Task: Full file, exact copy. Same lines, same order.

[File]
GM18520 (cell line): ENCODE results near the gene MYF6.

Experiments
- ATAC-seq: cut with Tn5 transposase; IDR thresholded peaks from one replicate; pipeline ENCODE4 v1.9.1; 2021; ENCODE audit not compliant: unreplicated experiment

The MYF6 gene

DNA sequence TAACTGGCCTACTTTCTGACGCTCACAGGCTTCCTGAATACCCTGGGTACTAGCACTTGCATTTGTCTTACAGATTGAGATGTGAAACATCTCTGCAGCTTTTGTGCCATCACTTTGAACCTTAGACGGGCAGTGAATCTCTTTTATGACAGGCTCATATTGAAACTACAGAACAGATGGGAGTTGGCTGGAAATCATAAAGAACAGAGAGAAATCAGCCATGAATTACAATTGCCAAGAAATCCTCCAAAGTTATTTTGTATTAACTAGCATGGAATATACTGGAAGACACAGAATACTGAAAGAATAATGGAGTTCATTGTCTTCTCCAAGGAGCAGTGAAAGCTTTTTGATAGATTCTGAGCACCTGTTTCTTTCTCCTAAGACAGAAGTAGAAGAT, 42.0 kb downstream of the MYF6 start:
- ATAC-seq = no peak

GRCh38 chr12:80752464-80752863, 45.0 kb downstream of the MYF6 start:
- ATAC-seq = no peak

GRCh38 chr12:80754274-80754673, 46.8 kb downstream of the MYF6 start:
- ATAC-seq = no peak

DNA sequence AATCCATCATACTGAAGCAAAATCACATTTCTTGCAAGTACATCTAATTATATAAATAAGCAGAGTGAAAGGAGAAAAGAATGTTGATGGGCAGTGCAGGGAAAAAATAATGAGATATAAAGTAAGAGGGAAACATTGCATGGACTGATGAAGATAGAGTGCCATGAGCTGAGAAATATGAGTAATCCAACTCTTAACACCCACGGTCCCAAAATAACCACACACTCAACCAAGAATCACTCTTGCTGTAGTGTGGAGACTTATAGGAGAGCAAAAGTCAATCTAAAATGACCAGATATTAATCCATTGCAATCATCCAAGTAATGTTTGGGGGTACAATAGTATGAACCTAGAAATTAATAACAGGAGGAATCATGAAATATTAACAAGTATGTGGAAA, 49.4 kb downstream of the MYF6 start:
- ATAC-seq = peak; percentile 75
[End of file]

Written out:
GM18520 (cell line): ENCODE results near the gene MYF6.

Experiments
- ATAC-seq: cut with Tn5 transposase; IDR thresholded peaks from one replicate; pipeline ENCODE4 v1.9.1; 2021; ENCODE audit not compliant: unreplicated experiment

The MYF6 gene

DNA sequence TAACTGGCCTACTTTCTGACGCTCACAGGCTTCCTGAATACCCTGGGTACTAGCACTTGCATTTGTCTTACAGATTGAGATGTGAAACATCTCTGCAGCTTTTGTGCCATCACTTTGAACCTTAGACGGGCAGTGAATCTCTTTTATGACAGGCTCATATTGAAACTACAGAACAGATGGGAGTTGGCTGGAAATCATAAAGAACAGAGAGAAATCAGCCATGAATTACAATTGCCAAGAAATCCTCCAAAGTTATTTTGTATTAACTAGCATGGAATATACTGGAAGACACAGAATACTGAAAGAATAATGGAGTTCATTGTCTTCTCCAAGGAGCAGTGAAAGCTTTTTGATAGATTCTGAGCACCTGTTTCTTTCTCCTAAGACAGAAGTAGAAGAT, 42.0 kb downstream of the MYF6 start:
- ATAC-seq = no peak

GRCh38 chr12:80752464-80752863, 45.0 kb downstream of the MYF6 start:
- ATAC-seq = no peak

GRCh38 chr12:80754274-80754673, 46.8 kb downstream of the MYF6 start:
- ATAC-seq = no peak

DNA sequence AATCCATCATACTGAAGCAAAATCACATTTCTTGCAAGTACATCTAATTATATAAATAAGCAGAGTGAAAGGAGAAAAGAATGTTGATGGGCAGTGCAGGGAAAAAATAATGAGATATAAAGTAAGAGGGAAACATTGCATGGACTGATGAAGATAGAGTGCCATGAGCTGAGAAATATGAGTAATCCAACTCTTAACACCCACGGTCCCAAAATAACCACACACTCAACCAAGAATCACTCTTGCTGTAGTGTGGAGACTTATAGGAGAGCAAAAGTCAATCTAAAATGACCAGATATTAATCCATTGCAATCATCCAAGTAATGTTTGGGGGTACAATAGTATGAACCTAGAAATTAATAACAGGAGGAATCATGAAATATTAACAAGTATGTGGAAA, 49.4 kb downstream of the MYF6 start:
- ATAC-seq = peak; percentile 75